Being the highly intelligent and creative being that you are, naturally the first question is pretty open-ended. Much of this is going to depend of your familiarity with the specific reproduction process/s, the level of trust and clear communication you have with your Printing Technician and the scope of the job.
For a completely collaborative process, your printer should set up a meeting to fully ascertain your needs.
In this meeting, your expectations, project scope and required processes will be established clearly with your printer and will prevent you from stumbling off the Mirkwood path.
Assuming this is a service you require, you’ll then bring your artwork/s in to be digitally captured in a professional studio by a trained technician to capture the quintessence of your work.
Once your artworks have been scanned or photographed and saved to the printers calibrated hard drives, your Printing Technician will colour correct to your specs and produce a series of test strips based on the parameters you provided in your initial meeting.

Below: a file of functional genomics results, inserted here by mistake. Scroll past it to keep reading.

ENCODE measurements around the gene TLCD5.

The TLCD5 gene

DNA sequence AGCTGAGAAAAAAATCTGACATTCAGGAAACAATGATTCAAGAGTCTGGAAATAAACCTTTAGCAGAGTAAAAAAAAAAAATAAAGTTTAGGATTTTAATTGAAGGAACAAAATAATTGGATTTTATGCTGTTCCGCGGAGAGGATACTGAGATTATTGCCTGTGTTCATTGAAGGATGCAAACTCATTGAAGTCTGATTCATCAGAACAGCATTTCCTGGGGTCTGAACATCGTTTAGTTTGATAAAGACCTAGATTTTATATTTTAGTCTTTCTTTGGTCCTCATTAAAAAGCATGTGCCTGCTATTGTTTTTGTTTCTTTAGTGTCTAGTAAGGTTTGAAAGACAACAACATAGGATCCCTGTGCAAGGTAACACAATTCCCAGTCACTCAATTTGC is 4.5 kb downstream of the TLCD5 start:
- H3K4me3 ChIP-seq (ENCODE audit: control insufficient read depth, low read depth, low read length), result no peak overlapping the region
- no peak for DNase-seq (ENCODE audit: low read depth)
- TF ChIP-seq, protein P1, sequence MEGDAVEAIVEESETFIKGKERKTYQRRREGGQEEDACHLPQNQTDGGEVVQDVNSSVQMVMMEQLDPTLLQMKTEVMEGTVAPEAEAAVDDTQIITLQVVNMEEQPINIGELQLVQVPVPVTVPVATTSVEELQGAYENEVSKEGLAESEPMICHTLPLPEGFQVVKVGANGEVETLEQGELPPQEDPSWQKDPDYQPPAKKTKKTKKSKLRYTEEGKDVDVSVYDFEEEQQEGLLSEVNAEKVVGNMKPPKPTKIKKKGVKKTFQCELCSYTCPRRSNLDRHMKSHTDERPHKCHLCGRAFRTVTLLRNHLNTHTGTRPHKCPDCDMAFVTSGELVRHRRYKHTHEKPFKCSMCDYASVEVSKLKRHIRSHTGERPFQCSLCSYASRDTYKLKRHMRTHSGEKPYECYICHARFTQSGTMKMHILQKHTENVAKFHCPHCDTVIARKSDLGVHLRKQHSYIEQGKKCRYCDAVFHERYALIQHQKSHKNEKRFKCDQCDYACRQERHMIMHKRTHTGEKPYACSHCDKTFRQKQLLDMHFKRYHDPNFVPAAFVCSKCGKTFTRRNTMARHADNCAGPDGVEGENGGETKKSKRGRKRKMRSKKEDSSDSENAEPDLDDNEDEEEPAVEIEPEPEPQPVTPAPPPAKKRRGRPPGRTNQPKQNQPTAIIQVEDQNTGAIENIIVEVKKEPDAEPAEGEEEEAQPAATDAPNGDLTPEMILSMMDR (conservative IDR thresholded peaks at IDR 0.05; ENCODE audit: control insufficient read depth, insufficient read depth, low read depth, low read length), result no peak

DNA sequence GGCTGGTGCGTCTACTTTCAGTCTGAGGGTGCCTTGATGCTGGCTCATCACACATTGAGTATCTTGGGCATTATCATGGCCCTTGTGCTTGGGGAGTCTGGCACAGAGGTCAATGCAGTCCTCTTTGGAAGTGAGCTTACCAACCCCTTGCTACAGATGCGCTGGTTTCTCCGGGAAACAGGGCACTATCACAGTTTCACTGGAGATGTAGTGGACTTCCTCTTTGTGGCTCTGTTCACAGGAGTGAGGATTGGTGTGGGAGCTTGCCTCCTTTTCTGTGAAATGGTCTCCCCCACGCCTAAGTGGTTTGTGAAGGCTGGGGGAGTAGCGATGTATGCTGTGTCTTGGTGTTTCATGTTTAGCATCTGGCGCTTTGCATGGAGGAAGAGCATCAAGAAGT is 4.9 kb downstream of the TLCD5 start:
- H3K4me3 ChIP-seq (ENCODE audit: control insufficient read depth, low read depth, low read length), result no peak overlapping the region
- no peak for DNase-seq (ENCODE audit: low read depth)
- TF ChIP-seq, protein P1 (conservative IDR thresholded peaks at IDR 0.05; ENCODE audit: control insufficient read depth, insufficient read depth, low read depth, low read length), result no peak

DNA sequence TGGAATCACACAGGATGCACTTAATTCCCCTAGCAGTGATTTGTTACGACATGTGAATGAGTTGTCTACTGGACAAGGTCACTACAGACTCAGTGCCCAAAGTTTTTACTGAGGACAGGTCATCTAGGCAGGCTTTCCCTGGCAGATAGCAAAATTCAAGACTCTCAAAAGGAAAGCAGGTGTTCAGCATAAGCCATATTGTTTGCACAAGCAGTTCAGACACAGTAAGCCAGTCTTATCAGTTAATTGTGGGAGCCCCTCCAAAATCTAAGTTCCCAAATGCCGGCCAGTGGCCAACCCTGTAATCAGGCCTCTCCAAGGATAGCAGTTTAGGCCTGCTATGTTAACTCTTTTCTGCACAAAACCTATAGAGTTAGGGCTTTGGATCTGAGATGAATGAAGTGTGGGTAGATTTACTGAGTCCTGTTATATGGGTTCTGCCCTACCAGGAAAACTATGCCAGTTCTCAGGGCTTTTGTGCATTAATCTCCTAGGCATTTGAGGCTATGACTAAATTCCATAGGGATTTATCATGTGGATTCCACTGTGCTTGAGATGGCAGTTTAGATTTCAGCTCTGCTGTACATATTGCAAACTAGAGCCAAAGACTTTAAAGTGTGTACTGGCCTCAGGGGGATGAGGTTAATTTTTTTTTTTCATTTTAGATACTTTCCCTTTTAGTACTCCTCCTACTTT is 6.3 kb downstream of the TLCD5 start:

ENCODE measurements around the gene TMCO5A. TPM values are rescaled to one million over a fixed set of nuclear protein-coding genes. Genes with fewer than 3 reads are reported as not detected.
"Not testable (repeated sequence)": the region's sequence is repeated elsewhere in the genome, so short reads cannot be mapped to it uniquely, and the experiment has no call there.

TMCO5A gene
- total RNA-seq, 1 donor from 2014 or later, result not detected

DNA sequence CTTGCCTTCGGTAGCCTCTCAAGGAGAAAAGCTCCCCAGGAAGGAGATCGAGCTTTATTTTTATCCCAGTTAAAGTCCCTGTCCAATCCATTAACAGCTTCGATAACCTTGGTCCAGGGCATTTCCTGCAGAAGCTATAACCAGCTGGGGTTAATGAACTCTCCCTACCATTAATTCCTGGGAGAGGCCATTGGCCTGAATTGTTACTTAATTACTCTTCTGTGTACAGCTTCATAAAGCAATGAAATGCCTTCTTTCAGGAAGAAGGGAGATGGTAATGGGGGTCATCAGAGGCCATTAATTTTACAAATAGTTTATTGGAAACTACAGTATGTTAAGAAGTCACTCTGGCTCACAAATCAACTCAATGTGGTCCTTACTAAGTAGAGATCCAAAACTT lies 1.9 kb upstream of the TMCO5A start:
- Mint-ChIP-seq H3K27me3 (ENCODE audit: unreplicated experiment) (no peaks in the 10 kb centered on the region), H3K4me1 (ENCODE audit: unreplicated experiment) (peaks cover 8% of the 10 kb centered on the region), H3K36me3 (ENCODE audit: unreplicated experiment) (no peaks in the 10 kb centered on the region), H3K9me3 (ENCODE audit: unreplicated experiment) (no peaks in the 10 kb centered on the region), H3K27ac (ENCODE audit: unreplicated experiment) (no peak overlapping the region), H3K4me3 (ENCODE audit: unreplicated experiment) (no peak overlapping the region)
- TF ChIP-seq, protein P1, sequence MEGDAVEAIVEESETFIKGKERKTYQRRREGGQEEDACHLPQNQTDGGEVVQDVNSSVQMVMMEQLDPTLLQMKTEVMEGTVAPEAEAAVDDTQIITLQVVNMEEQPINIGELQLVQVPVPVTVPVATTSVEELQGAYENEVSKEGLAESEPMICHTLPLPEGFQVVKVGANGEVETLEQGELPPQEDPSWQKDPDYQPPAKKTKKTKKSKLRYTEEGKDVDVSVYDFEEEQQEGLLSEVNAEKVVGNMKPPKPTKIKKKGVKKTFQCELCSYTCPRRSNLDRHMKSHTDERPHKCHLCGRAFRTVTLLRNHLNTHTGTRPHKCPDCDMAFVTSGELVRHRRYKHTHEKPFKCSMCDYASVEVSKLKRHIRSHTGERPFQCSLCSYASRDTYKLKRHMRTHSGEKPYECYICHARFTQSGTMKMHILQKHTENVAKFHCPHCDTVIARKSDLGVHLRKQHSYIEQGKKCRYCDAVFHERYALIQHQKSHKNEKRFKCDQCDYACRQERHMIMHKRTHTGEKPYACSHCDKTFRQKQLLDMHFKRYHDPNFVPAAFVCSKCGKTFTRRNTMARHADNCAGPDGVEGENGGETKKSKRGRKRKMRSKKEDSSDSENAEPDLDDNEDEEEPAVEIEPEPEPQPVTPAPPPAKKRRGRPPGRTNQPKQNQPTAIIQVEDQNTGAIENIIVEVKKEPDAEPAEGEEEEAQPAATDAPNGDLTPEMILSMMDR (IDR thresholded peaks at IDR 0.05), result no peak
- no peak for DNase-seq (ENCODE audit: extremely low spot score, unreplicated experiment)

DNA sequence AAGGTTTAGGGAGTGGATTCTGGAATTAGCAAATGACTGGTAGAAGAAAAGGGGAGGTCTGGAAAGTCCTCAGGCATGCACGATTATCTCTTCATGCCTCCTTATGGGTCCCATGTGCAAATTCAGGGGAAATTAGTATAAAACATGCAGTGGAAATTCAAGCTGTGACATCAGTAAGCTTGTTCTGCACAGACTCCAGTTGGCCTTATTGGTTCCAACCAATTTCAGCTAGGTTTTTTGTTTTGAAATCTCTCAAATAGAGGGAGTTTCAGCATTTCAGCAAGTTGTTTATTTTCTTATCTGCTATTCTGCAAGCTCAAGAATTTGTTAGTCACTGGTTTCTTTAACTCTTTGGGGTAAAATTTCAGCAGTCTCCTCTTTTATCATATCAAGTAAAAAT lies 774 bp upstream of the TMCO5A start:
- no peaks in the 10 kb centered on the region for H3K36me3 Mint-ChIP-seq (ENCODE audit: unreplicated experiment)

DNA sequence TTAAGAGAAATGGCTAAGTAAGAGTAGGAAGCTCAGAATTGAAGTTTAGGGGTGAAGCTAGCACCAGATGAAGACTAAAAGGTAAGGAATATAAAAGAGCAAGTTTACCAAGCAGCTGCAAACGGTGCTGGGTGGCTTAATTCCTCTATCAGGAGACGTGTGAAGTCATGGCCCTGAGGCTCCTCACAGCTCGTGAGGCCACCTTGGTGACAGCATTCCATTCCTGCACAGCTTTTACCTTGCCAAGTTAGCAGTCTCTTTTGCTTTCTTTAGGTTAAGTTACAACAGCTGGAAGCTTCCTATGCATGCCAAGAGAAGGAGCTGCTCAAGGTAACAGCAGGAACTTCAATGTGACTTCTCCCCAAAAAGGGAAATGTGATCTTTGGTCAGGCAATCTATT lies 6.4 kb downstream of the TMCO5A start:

This is the crucial part and one that can take the most time.
A good technician will continue to communicate with you throughout the entire process. You will need to proof the test strips against your original work/s to ensure brush strokes, pencil renderings, colours, tonal quality and/ or textures are all delivered with precision and clarity to your specifications.
Once you’ve signed off on the test strip and paper of your choice then it’s smooth sailin’ into the sunset baby.
The time taken on the reproduction of an artwork ideally needs to be in-depth enough for clear communication of what your needs and expectations of your artwork are, and for the printer to ask specific questions which will guide the technical outputs of her printing services.
Anything less than that and you will likely receive substandard service, and too much more than that and you should be asking some questions:
- was there a lack of clarity in communication between yourself and the printer?
- is the expertise of the printing technicians what you were led to expect?